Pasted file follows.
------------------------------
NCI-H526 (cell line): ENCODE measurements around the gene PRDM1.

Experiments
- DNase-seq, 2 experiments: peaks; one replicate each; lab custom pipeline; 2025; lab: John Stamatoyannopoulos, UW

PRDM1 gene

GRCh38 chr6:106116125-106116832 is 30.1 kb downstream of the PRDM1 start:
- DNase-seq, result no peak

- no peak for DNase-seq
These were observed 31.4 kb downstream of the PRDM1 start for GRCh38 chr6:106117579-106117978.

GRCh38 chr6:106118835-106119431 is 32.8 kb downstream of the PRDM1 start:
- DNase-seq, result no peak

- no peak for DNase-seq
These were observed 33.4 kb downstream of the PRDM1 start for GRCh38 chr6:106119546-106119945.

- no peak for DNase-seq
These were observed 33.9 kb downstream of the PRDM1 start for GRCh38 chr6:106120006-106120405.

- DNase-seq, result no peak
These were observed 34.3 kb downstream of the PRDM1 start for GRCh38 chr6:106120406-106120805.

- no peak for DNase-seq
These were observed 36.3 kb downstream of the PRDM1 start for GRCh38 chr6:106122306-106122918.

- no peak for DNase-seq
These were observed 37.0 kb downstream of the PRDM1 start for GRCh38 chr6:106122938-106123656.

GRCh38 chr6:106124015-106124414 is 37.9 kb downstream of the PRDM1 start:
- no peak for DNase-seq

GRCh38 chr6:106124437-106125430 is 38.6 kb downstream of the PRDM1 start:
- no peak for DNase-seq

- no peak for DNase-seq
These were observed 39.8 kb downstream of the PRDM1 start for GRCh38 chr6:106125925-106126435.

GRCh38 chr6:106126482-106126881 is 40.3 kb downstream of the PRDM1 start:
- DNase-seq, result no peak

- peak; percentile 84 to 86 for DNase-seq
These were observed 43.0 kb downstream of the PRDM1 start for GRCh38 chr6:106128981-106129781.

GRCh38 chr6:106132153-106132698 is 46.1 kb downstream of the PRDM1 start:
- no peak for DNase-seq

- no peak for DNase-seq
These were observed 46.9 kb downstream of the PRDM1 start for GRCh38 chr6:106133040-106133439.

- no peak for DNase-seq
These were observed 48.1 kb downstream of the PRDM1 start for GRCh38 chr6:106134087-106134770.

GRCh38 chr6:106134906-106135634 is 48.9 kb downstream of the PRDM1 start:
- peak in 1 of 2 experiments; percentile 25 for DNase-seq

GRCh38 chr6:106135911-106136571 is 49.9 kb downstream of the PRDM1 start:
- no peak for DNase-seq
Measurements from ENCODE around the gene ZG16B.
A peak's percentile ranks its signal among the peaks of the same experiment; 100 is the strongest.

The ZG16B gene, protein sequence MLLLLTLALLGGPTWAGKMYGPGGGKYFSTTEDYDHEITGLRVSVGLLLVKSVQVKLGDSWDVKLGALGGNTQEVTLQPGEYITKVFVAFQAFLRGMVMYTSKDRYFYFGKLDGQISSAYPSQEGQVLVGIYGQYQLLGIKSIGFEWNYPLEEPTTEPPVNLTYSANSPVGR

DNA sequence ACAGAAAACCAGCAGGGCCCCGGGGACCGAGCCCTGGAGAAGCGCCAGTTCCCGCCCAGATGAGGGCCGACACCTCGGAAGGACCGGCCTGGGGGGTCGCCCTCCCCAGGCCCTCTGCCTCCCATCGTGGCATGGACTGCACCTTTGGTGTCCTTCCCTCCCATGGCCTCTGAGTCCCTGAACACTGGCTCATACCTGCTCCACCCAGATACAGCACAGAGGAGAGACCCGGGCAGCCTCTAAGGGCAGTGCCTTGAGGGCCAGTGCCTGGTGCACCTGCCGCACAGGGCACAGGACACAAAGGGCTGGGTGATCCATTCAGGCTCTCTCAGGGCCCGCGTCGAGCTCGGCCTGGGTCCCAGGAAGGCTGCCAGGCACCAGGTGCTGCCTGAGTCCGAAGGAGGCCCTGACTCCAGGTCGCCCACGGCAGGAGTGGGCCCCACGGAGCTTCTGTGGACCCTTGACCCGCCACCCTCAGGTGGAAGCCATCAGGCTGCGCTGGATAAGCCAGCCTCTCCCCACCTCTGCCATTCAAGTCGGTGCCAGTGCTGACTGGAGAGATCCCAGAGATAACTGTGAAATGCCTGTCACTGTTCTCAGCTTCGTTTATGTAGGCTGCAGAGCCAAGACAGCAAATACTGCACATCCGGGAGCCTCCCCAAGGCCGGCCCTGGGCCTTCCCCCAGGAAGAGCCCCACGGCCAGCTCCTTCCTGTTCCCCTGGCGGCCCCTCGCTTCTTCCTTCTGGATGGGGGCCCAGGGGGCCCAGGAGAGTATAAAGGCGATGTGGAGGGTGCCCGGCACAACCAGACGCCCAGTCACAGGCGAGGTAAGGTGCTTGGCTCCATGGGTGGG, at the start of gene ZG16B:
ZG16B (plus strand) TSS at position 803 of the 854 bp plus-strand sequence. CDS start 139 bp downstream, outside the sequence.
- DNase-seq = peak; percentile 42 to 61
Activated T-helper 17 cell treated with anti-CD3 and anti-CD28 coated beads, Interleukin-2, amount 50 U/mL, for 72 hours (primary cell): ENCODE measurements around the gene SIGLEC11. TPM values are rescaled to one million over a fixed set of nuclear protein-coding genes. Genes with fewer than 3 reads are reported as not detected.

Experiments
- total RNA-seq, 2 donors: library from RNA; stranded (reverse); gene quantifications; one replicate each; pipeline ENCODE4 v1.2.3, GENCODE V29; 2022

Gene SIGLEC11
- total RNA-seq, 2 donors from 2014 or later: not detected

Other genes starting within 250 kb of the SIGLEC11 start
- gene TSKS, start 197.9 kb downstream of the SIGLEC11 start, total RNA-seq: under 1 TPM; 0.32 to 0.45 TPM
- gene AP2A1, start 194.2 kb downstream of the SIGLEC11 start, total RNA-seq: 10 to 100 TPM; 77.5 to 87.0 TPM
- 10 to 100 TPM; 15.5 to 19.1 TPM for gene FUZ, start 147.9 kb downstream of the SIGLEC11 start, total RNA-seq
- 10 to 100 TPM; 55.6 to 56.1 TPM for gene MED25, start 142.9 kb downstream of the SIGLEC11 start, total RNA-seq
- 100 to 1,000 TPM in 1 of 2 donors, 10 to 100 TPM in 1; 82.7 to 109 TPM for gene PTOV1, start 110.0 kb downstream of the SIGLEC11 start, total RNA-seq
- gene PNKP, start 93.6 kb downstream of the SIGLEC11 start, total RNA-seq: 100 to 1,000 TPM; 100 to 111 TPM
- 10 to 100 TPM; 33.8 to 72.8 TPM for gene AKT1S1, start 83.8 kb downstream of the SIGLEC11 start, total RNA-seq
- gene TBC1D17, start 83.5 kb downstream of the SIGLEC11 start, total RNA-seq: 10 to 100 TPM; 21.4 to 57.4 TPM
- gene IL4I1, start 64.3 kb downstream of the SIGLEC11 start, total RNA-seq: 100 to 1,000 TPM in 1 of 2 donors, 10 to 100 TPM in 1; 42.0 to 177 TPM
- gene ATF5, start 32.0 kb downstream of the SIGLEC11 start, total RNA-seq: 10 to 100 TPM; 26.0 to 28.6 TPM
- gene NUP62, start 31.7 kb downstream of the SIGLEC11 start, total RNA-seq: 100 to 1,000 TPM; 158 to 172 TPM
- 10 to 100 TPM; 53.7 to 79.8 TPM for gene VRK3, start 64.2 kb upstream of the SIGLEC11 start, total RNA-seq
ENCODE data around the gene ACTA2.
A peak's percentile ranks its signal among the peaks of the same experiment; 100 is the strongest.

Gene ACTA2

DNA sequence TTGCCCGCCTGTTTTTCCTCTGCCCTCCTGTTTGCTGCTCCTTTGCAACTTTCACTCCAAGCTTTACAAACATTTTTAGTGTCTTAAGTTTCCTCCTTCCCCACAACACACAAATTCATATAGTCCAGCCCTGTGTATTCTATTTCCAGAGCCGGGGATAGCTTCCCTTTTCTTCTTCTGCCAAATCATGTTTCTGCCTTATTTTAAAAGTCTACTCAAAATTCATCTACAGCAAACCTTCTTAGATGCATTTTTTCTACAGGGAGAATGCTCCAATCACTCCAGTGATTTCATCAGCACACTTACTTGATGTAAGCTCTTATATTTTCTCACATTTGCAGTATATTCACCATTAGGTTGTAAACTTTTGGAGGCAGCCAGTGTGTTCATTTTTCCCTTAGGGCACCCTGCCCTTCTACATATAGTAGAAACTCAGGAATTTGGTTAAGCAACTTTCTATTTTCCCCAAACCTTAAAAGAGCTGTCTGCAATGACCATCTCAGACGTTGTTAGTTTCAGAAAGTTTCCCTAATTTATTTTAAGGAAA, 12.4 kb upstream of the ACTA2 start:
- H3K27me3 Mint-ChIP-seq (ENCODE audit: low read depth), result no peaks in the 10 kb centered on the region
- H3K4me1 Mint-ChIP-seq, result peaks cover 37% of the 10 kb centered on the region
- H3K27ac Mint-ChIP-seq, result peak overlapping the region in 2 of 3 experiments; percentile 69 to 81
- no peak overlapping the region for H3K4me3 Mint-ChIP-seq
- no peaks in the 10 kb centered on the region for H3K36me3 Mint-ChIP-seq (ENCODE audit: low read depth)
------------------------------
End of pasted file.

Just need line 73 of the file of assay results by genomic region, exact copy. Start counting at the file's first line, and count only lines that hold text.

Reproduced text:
- no peaks in the 10 kb centered on the region for H3K36me3 Mint-ChIP-seq (ENCODE audit: low read depth)